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MGM sues Vegas shooting victims to avoid liability. We discuss the legal grounds and backlash




After the marquees on the Las Vegas Strip went dark for 11 minutes, a tribute message for the victims of the Route 91 Harvest country music festival is displayed on the marquee of MGM Grand Hotel & Casino, on October 8, 2017 in Las Vegas, Nevada.
After the marquees on the Las Vegas Strip went dark for 11 minutes, a tribute message for the victims of the Route 91 Harvest country music festival is displayed on the marquee of MGM Grand Hotel & Casino, on October 8, 2017 in Las Vegas, Nevada.
Drew Angerer/Getty Images

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MGM Resorts International has sued hundreds of victims of the deadliest mass shooting in modern U.S. history in a bid to avoid liability for the gunfire that rained down from its Mandalay Bay casino-resort in Las Vegas.

The company argues in lawsuits filed in Nevada, California, New York and other states this week and last that it has "no liability of any kind" to survivors or families of slain victims under a federal law enacted after the Sept. 11 terrorist attacks.

The lawsuits target victims who have sued the company and voluntarily dismissed their claims or have threatened to sue after a gunman shattered the windows of his Mandalay Bay suite and fired on a crowd gathered below for a country music festival.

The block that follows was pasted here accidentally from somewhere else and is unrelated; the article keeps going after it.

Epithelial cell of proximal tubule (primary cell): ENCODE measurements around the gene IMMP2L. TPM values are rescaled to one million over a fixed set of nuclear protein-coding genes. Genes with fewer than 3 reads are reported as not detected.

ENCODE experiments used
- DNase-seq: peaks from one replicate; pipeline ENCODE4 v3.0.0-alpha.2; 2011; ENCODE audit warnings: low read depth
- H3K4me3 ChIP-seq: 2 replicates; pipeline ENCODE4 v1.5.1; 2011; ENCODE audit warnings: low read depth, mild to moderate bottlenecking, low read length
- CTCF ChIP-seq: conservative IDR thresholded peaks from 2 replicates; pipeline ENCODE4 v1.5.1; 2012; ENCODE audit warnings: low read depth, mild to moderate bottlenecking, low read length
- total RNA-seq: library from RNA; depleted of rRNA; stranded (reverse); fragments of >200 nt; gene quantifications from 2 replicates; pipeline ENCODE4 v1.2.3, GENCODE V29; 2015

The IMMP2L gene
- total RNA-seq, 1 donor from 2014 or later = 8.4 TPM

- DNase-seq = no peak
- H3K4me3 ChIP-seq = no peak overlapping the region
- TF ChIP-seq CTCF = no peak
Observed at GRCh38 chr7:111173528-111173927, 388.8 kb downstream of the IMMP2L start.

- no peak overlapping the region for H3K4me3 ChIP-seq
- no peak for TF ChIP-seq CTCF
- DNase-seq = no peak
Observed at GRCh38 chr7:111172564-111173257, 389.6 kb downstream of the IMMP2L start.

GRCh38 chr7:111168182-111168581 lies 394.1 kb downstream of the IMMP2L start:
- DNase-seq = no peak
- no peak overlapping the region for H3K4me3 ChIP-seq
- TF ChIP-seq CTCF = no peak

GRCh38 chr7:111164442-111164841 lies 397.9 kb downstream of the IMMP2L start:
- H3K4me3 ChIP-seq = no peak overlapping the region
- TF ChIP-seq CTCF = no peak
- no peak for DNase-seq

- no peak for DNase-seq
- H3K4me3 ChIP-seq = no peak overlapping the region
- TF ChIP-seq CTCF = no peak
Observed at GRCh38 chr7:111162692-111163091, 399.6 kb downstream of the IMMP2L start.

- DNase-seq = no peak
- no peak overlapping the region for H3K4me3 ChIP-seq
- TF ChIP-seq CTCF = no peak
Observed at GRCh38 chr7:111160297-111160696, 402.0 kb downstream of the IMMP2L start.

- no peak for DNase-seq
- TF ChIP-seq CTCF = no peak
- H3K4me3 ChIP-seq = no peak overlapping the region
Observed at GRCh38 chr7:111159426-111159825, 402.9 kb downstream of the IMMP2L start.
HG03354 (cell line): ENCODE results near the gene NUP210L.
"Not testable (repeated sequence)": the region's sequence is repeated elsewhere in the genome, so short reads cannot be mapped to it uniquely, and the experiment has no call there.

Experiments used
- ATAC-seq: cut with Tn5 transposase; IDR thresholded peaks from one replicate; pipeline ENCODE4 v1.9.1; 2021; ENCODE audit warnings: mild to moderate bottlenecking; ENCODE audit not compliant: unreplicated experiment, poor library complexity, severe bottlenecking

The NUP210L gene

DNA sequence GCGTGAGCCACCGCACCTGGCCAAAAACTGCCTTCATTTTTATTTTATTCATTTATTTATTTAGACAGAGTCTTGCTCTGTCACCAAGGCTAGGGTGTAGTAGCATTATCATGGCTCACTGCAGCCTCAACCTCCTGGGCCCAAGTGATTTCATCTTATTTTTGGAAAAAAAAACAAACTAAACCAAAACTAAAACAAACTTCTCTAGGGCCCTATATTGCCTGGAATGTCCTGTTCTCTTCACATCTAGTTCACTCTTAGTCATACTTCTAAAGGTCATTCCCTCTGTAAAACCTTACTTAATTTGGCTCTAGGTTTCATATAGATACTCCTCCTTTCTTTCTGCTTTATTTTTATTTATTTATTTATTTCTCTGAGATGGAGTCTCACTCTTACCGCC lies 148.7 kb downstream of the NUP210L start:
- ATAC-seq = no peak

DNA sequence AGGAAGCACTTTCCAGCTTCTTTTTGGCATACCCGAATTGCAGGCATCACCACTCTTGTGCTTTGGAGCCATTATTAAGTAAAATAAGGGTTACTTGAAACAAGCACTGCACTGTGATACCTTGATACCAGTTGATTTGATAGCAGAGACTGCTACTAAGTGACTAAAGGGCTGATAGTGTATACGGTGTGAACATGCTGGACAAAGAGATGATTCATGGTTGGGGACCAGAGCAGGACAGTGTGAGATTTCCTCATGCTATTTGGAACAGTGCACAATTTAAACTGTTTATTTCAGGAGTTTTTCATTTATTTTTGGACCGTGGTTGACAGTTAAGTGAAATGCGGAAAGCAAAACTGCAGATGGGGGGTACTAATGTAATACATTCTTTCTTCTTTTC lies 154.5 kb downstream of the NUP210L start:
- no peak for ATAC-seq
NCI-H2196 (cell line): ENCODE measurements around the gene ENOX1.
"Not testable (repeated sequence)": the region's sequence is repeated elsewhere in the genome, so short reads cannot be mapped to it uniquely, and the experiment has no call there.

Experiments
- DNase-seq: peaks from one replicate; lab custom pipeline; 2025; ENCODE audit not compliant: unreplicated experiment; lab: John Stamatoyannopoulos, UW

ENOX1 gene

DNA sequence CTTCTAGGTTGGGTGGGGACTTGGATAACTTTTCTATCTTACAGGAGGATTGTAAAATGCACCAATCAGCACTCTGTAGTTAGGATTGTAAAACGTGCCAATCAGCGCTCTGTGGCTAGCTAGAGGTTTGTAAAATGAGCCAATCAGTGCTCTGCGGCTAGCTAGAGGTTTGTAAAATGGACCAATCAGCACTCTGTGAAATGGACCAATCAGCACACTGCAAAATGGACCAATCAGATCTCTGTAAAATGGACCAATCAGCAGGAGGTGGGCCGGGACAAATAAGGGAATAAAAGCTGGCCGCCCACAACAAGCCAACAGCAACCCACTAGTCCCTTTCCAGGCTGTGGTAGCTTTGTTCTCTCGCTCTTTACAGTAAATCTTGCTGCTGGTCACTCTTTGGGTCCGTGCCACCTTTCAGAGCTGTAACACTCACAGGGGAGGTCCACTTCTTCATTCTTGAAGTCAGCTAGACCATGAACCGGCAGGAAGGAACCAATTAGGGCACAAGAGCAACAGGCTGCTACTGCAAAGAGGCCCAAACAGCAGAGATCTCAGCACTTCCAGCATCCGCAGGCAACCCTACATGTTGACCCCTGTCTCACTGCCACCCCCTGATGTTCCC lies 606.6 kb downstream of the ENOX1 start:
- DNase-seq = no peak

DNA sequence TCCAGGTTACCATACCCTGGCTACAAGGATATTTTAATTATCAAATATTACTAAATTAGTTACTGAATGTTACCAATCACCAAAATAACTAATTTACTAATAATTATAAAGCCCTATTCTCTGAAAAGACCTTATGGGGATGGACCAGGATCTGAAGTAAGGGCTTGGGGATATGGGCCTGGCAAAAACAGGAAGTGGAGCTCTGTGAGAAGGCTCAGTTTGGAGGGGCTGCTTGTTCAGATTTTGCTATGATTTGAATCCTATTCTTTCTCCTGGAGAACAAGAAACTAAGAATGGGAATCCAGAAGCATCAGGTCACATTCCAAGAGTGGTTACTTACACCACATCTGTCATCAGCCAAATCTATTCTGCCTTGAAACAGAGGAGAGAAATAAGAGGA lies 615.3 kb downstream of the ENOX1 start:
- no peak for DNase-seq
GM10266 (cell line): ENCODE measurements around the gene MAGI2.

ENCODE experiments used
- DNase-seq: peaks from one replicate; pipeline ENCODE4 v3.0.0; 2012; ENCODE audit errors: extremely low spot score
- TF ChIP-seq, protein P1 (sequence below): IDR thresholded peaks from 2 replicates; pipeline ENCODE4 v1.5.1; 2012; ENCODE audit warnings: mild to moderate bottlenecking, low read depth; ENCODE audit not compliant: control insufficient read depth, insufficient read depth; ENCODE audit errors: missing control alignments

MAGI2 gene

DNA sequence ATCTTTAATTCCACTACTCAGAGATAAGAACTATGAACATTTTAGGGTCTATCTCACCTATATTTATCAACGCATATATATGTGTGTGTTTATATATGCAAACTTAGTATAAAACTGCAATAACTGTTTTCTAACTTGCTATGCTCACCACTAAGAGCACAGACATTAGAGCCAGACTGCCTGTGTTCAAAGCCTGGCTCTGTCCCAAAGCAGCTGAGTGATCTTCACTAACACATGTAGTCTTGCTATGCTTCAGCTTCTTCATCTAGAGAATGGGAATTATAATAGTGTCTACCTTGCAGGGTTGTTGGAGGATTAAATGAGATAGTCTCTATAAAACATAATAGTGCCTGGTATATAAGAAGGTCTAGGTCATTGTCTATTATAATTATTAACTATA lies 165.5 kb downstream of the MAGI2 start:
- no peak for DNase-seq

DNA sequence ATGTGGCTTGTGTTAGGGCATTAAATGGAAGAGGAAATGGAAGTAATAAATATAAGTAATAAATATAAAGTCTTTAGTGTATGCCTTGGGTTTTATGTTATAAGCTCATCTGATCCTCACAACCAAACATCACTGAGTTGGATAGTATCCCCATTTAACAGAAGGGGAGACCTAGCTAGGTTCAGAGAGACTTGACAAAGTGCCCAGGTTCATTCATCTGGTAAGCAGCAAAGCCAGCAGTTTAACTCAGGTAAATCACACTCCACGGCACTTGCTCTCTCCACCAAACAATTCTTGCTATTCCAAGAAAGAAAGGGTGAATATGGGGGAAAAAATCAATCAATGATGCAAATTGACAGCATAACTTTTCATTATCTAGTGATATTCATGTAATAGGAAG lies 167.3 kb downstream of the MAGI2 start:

High-stakes gambler Stephen Paddock killed 58 people and injured hundreds more last year before killing himself. Victims with active lawsuits against MGM don't face the company's legal claim.

AirTalk reached out to MGM Resorts for comment but as of the airing of this segment, they had not responded to us.

With files from the Associated Press.

With guest host Libby Denkmann.

Guests:

John Bacon, reporter for USA Today, who has been covering the lawsuit filed by MGM Resorts International against victims of the Las Vegas shooting

Carl Tobias, professor of constitutional law at the University of Richmond School of Law in Virginia, whose specialties include torts and products liability